There are a variety of reasons why certain pets are susceptible to bladder issues.    

Shih-Tzu, miniature schnauzer, bichon frise, Lhasa Apso, Yorkshire Terrier, Maltese and poodle crosses are known to be prone to oxalate crystals.

Dalmatians are prone to stones and need to eat low purine diets.

Dogs and cats who are spayed or neutered have fewer sex hormones and that can lead to a weaker sphincter.  This means bacteria can enter the bladder more easily and unnaturally.

Cats are especially prone to infection, inflammation and stones.  Feline urine tends to be more concentrated than urine of other mammalian species (this is why the urine of intact male cats has such a strong odour).  The fact that cats produce such highly-concentrated urine makes them more susceptible to bladder issues.  The more concentrated the urine is, the more likely it is that it may irritate the delicate lining of the bladder.

All dogs and cats that are fed a high carbohydrate, high starch, diet of highly processed kibble.  Cats are obligate carnivores and dogs are facultative carnivores.  They are designed to eat meat, organ meat and bone that has a high moisture content.  A raw fed pet drops their urine into the slightly acidic range, minimizing the potential of bladder issues.  Highly processed kibble causes their urine to become more alkaline (greater than 7ph) which may lead to infection, inflammation and crystals/stones.  

As an example, a typical prey animal for a cat is usually a mouse or rat, which consists of approximately 50-60% protein, 15-30% fat on a dry matter basis and 70-80% water.  This shows that 70-80% of the cat’s natural instinctive diet should consist of water.  A quick search of any dry cat food website about the moisture content will tell you that it is generally only 8 to 10% moisture.  Cats on a kibble diet are only consuming about 12 to 15% of their ideal daily water intake in their food.  One might think that the cat can make it up by drinking more water, but cats innately have a low thirst drive as they evolved to eat prey consisting of so much moisture.  Hence, the highly concentrated urine of felines.




  1. Feed a raw food diet that is high in protein and moisture.  Enough said.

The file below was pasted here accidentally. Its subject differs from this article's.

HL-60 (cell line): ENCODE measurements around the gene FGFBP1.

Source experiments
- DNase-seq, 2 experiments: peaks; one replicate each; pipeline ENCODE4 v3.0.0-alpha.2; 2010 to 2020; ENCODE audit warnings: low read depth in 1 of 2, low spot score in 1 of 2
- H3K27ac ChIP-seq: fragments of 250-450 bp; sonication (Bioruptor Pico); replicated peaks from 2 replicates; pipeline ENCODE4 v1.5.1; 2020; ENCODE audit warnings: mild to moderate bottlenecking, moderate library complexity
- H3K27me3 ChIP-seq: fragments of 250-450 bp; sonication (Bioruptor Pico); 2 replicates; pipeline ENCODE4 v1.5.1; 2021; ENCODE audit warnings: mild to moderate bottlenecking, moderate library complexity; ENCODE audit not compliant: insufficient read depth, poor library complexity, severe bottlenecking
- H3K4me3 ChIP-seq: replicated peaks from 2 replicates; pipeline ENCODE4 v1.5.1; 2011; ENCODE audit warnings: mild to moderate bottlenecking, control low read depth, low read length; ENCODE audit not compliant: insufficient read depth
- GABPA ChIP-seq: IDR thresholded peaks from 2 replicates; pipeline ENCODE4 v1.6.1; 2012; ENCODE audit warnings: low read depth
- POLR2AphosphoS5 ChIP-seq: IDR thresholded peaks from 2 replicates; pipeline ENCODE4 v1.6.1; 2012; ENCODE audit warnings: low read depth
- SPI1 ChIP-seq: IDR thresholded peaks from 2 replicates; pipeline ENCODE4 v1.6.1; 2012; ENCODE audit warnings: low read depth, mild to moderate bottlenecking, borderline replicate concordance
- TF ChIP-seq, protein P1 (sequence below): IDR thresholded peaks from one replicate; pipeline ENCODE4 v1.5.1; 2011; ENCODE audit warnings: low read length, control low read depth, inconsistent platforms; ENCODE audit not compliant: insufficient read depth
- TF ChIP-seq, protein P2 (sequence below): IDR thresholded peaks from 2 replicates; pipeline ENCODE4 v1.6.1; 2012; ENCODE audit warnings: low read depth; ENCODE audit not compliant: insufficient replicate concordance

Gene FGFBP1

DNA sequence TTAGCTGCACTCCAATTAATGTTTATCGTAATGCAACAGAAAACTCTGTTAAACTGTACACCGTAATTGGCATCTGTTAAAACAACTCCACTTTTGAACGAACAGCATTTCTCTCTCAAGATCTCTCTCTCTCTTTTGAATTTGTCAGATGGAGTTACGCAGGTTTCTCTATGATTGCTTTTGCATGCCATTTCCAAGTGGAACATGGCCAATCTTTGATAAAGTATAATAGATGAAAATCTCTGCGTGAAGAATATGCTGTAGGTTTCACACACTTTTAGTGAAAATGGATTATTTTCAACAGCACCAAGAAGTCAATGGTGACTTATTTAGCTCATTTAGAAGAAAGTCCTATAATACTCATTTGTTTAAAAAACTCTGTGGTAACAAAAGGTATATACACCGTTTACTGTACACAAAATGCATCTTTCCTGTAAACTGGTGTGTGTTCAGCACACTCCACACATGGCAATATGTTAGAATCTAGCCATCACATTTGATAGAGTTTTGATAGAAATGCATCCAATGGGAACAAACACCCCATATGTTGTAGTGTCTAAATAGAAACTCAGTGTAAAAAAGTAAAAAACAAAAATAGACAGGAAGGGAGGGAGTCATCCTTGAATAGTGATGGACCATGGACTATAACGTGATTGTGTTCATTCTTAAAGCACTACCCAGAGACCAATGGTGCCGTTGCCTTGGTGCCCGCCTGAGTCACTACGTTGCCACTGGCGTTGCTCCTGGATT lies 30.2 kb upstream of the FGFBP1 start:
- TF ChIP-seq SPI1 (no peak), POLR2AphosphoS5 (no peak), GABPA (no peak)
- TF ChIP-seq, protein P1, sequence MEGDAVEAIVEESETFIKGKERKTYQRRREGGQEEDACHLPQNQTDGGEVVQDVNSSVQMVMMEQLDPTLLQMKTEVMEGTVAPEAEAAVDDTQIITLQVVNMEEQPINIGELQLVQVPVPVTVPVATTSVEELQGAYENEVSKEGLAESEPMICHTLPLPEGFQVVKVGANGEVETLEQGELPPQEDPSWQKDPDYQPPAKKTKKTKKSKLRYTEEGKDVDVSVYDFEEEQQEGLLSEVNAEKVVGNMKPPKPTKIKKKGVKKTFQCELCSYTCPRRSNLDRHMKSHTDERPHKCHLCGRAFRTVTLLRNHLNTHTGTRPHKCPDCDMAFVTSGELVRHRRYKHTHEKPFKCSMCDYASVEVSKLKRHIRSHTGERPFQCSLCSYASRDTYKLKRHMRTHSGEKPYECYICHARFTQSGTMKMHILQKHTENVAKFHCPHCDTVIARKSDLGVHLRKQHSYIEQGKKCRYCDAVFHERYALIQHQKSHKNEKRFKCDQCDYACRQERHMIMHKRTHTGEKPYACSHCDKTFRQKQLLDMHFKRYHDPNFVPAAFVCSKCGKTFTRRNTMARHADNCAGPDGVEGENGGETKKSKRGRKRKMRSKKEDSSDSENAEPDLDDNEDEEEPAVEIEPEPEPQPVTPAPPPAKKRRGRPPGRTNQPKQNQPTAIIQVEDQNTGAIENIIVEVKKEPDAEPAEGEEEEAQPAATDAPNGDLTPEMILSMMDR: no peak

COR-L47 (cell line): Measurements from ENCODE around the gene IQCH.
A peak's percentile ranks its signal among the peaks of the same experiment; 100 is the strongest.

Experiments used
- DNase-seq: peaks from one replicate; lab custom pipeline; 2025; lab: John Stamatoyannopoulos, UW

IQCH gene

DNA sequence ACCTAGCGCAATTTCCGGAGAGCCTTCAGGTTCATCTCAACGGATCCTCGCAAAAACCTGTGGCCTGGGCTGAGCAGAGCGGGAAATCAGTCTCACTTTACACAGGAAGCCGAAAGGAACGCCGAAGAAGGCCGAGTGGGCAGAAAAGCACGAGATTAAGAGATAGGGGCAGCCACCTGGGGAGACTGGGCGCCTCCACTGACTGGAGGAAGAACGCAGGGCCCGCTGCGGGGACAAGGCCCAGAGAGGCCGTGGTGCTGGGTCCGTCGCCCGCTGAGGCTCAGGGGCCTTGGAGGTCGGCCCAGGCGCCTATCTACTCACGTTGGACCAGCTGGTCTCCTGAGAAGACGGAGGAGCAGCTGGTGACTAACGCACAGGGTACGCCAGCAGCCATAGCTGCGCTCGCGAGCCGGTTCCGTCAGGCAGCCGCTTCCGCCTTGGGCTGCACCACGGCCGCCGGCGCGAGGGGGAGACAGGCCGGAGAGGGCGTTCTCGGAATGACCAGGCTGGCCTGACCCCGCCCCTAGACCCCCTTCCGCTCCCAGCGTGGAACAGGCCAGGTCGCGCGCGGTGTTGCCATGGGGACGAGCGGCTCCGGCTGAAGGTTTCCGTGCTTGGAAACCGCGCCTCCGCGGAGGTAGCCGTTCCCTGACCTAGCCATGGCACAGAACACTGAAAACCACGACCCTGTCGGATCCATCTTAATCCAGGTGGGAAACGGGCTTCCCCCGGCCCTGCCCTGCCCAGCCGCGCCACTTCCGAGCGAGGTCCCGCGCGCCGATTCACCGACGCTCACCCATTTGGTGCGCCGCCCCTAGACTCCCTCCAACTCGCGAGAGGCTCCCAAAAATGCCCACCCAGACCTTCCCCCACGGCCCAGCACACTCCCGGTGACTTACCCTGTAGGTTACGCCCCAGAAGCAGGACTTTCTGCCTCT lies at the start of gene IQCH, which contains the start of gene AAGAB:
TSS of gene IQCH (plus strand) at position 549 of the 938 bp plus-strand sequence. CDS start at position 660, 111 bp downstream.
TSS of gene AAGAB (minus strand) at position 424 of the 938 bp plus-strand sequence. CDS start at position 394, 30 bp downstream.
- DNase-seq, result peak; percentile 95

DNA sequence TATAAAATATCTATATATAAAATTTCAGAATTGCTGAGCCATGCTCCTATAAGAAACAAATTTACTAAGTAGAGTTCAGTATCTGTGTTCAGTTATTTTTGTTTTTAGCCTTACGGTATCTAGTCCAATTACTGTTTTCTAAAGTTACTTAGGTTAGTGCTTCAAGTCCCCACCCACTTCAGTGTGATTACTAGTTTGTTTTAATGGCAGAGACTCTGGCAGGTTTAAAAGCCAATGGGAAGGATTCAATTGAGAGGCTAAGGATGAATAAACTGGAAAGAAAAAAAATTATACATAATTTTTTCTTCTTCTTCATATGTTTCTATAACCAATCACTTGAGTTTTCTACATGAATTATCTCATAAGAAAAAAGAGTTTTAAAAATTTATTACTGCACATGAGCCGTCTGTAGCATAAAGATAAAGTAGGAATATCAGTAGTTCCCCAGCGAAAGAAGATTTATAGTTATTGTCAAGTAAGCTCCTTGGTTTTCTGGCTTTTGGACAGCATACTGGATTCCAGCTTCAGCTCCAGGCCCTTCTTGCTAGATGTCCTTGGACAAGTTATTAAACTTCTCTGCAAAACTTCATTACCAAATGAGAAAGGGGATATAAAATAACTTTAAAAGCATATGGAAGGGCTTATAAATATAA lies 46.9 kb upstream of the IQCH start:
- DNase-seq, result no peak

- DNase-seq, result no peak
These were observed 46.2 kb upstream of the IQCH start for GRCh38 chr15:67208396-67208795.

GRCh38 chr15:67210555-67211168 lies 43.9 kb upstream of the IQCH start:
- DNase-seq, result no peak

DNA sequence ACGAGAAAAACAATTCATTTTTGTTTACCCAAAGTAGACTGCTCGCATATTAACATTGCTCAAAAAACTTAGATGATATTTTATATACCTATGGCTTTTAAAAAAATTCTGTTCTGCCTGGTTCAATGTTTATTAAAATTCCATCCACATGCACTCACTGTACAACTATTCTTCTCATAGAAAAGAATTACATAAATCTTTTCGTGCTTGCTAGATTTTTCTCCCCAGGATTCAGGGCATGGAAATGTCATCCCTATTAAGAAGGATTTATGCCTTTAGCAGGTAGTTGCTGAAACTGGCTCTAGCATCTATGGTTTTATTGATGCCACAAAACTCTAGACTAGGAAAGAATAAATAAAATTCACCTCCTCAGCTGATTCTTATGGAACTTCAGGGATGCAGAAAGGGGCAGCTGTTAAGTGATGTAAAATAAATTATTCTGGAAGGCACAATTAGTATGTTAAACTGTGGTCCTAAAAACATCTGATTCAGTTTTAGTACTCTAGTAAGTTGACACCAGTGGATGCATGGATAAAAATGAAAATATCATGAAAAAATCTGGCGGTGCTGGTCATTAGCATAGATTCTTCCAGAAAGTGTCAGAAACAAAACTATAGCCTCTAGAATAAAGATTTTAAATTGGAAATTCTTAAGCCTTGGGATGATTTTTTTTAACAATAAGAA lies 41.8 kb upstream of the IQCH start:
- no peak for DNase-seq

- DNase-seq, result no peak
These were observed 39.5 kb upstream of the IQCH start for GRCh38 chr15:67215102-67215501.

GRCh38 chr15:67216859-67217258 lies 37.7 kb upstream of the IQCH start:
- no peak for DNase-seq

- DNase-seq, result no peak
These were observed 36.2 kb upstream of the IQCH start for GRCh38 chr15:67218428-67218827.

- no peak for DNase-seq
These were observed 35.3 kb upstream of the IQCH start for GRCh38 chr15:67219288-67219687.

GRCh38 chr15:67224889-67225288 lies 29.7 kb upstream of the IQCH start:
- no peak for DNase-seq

1. Always have fresh drinking water available.


  1. Add cranberries or a cranberry extract.  Cranberries are known to prevent development of UTI’s.  Cranberries have anti-inflammatory and anti-microbial properties.


  1. Marshmallow Root is rich in mucilage and helps to coat the mucous membranes thereby protecting delicate tissue in the bladder.


  1. Nettle leaf is a tonic herb and has anti-inflammatory properties.  It is considered a diuretic and supplies support to the kidneys.


  1. A multi-strain powerful probiotic.  At least 1 billion CFUs will supply the beneficial bacteria to establish a colony and keep bad bacteria at bay.


  1. Organic apple cider vinegar (with the mother).  Helps keep the gut in a good acidic environment and keep the bad bacteria at bay.


There are two supplements that you can consider using to help with overall bladder health.


The Adored Beast Easy Peesy Protocol Helps to support the body in the dissolution of Urinary Crystals. Supports bladder health and the creation of an environment that will discourage crystal formation. Will support the body's defence against recurring bladder and urinary infections. Can also be used once or twice a year to maintain optimal bladder health.


Thrive Bladder Support Thrive Bladder Support has Organic Cranberry Extract and D-Mannose, along with 7 other herbs and nutrients to provide bladder and urinary tract support for both cats and dogs.


The bladder is one of those things we don’t pay much attention to until it is too late.  Bladder issues can be extremely uncomfortable to our pets.  In some cases, when not properly treated, can be fatal.

The key to supporting a healthy bladder is diet.  No question.

Supplementing your pets diets to promote bladder health is easy and not that expensive.